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Discussion Starter · #45 · (Edited)
You either have a huge restriction of some sort, a bad a/f sensor or a PCV or purge valve getting all goofy on you. It is hard for me to understand what your scanner is doing with the upstream o2, the a/f sensor. The reading should be in voltage and perfect voltage on that sensor is 1.48v as it is not an o2 sensor but an a/f sensor. Your scanner is interpreting it as an o2 sensor.
Okay, apparently I've been operating under a false assumption. Everything I've researched about O2 sensors puts them into two categories. An actual O2 sensor which uses positive voltage and operates more like a switch for the ECM, "switching" between rich and lean (.9v to .1v). The other is more accurately described as an actual sensor, which they refer to as a Lambda sensor or air/fuel ratio sensor and is able to relay not just whether the system is rich or lean but actually how rich or lean based on a produced current (milliamps), not voltage, which can be either positive or negative with 0 being perfect stoiometric 14.7:1. Negative current would indicate an absence of O2 and therefore be rich and positive current would indicate an excess of O2 and be lean. Based on what you say here your scanner looks for voltage on the Lambda sensor which contradicts this information or perhaps the milliamp signal voltage also varies and some scanners can detect that variation, I simply do not know.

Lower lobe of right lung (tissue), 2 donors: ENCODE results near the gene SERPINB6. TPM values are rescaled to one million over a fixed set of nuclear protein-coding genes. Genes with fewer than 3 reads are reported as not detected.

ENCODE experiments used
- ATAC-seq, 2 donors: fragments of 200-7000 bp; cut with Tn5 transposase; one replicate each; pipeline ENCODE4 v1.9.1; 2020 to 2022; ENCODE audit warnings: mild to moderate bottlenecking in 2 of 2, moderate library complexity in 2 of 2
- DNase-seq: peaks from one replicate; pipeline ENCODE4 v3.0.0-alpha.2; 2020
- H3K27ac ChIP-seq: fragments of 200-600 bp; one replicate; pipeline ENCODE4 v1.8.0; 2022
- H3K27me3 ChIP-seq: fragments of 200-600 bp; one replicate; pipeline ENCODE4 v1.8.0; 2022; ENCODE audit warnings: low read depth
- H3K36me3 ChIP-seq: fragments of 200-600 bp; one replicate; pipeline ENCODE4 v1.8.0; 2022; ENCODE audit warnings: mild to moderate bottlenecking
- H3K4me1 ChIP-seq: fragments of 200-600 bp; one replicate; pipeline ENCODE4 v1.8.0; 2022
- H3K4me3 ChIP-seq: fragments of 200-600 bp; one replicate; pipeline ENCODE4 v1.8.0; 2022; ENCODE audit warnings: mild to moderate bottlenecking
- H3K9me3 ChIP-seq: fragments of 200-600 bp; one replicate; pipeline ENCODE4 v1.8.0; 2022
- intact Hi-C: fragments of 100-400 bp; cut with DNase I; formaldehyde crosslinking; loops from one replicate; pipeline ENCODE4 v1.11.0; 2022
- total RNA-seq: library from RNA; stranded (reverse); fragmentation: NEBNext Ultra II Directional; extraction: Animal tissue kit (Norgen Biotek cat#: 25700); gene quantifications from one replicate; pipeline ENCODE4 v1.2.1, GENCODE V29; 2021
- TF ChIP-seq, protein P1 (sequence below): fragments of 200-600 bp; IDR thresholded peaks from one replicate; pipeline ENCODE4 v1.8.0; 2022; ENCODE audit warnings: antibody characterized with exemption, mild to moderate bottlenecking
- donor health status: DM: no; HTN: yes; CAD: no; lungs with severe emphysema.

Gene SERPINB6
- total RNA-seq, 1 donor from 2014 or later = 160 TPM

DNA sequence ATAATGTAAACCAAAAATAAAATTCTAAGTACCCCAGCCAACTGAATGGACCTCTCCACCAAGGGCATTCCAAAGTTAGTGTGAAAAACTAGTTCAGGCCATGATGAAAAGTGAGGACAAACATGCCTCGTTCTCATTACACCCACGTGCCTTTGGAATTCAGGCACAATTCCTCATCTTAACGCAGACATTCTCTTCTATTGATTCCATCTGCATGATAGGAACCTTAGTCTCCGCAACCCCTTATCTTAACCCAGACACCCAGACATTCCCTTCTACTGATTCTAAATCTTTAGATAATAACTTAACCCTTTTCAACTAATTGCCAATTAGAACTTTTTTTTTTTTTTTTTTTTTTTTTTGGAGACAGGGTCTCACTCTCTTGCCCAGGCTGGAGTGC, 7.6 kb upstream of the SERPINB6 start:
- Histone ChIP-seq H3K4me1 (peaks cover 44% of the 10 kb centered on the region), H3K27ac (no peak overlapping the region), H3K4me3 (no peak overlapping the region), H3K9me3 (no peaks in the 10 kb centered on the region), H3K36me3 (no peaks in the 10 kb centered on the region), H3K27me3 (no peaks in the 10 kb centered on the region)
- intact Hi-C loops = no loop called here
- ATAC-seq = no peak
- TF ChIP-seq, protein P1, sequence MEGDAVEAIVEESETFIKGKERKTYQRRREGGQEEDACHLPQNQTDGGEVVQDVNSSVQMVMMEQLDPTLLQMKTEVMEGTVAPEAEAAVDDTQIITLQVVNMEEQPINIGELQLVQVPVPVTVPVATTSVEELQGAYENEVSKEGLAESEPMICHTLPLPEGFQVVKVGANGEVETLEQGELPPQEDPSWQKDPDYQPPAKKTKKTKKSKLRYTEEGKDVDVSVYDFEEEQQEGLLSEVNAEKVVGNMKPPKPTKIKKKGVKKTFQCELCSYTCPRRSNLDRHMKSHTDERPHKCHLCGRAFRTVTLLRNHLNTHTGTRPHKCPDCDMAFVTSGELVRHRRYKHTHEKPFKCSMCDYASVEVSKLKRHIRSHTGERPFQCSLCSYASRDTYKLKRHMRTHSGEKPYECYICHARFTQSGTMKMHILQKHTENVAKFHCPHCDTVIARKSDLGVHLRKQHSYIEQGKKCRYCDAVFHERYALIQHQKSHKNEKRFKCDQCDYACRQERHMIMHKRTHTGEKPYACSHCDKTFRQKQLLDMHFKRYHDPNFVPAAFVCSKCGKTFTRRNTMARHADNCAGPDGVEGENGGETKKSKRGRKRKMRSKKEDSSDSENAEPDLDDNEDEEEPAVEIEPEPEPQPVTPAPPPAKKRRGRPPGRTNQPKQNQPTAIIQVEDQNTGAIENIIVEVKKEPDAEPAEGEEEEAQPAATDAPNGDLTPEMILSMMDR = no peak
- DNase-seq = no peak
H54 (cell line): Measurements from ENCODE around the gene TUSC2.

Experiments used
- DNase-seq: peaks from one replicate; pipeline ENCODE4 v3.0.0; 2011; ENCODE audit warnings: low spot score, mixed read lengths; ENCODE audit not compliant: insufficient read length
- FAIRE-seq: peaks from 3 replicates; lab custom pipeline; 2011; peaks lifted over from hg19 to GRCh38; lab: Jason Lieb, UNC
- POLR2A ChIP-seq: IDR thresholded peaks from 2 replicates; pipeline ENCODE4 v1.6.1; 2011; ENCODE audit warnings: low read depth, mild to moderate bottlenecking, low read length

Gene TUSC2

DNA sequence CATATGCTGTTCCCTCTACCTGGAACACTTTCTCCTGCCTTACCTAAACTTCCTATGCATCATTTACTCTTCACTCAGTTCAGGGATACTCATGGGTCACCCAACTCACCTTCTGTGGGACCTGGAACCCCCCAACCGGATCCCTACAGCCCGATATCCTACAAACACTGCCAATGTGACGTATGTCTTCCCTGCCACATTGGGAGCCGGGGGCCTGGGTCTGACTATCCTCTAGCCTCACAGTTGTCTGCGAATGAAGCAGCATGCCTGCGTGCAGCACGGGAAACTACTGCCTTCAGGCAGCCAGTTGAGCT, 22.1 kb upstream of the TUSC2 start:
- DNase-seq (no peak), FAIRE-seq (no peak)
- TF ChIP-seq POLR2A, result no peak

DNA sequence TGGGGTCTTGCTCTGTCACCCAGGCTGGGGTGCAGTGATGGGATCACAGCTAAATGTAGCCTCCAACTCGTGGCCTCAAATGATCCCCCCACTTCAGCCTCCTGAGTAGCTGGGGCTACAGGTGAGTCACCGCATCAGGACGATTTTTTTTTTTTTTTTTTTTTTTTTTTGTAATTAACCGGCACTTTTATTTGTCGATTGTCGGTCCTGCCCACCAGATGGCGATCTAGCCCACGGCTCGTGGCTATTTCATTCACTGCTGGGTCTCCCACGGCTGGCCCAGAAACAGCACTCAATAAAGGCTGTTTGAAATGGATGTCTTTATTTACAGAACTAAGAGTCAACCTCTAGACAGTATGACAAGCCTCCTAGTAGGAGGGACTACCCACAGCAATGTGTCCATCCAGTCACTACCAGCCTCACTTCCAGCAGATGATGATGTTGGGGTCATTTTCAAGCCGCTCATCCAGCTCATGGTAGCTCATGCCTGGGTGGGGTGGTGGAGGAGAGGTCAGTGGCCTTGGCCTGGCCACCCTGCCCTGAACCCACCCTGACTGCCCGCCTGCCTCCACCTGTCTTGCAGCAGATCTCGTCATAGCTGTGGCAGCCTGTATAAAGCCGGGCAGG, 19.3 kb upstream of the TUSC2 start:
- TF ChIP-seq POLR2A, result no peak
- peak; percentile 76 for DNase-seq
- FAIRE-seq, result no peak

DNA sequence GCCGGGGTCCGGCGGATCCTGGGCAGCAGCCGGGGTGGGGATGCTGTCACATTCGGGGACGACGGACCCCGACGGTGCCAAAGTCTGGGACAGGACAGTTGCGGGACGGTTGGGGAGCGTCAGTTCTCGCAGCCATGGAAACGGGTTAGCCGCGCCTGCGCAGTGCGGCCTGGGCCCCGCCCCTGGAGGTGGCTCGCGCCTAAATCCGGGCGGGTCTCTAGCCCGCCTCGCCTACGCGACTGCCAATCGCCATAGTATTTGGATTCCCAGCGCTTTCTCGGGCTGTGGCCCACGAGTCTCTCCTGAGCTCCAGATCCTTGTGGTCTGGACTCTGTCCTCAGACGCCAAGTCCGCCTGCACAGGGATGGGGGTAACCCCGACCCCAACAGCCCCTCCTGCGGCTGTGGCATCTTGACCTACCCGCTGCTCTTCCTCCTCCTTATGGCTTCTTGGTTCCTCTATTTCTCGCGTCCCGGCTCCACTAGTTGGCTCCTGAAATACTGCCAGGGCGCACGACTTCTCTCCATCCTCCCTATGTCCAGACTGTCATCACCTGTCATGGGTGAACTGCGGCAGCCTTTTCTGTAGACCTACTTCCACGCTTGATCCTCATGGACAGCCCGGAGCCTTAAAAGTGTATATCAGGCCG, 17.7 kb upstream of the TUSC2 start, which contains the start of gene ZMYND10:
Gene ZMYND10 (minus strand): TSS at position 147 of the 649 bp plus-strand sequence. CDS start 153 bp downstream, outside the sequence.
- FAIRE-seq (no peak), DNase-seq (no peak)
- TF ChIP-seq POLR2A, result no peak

In any event, my scanner shows the behavior of the A/F sensor to be working properly. When you depress the accelerator there is a sudden rush of fuel and the sensor spikes rich then when you release the pedal there is a sudden depletion of fuel and the sensor spikes lean before settling back to around 0 (slightly negative at -.1 to -.3) and then fluctuates up and down consistently. All my research shows that to be "working". My scanner doesn't even have an option for voltage measurement from the Lambda sensor. This adds yet another layer of complexity to an already thus far impossible diagnosis.